Key Impact on Consumer Trends: Food, Medical Prices

The impact of falling food prices and rising medical prices on consumer buying decisions struck harder in July. Price trends continue to give households incentives to economize on consumables to pay for other spending.

Rising prices for medical care and prescription drugs are a key factor shifting a greater share of spending toward service-related categories, but also drawing spending away from consumables are discretionary goods—mostly related to the home and leisure.

Meanwhile, spending on consumables is being dampened by prices for food at home that fell -0.2% from the prior month and are down -0.7% year-to-date. This pace of falling prices for food at home exceeds the -0.5% rate forecast by MacroSavvy™ at the beginning of the year (see here).

The food price impact reinforces the weak spending in food and grocery projected by the Spending Confidence Index™ (see the July article here) and evident in the latest retail sales trends (summarized here).

While these extremes in inflation pressure create challenges for households, they are not evident in the topline inflation numbers—which remain modest overall:

  • Consumer Price Trends - MacroSavvyInflation excluding food and fuel—the so-called core inflation rate—stayed steady at a 2.2% rate in July, which matches the year-to-date rate. Overall inflation including food and fuel remains much lower, near 1%. That’s because energy prices remain down from a year ago.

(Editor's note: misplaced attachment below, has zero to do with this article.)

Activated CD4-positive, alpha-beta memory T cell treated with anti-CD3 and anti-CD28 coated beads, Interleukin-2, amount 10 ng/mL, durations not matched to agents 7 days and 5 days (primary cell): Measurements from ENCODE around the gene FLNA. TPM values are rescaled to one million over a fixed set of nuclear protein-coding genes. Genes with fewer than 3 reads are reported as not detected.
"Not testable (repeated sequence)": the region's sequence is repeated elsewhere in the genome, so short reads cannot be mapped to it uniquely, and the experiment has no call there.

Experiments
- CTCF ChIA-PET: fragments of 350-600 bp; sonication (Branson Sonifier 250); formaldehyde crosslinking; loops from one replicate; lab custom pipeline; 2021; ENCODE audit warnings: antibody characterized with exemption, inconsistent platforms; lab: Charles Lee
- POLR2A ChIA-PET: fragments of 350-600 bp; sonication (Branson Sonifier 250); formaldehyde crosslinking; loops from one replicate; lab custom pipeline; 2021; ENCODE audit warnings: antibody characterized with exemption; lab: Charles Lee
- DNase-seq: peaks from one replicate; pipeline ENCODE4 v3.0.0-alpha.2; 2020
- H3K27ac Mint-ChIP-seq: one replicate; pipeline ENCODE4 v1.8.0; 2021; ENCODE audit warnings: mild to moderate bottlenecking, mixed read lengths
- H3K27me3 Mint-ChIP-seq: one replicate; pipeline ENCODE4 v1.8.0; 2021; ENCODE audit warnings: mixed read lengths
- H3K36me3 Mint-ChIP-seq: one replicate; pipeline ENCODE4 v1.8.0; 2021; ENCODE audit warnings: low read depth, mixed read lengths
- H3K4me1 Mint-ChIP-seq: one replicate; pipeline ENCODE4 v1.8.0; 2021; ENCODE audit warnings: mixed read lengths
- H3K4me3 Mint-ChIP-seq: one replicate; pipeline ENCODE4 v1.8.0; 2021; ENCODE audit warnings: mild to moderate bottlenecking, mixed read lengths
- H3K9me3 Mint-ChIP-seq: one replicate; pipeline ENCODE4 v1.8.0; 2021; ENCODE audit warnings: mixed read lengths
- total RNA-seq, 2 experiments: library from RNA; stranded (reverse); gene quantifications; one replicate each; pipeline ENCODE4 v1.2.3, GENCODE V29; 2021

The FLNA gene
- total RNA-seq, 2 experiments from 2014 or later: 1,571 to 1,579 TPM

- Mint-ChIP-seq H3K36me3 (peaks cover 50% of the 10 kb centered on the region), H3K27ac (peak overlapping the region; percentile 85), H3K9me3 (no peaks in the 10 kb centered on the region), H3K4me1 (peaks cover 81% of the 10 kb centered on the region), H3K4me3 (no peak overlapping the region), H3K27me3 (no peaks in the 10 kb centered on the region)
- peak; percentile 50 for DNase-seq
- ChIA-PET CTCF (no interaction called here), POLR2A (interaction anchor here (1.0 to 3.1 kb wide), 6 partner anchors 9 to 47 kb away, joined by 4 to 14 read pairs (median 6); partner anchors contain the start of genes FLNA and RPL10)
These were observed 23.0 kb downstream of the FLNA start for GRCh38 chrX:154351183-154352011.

• In apparel, prices are flat across the board as measured month-to-month, year-to-year, and year-to-date.
  • Price pressures otherwise remain focused in services, led by rent and medical care—although education prices recorded a rare month-to-month decline.
  • Energy prices have retreated from recent month-to-month increases and remain down by about 10% from a year ago.
  • Restaurants—or food away from home—is were some food inflation persists, in contrast to food at home. That inflation is a result of higher labor costs amid strong demand for food service workers.

See the table summary for more detail.

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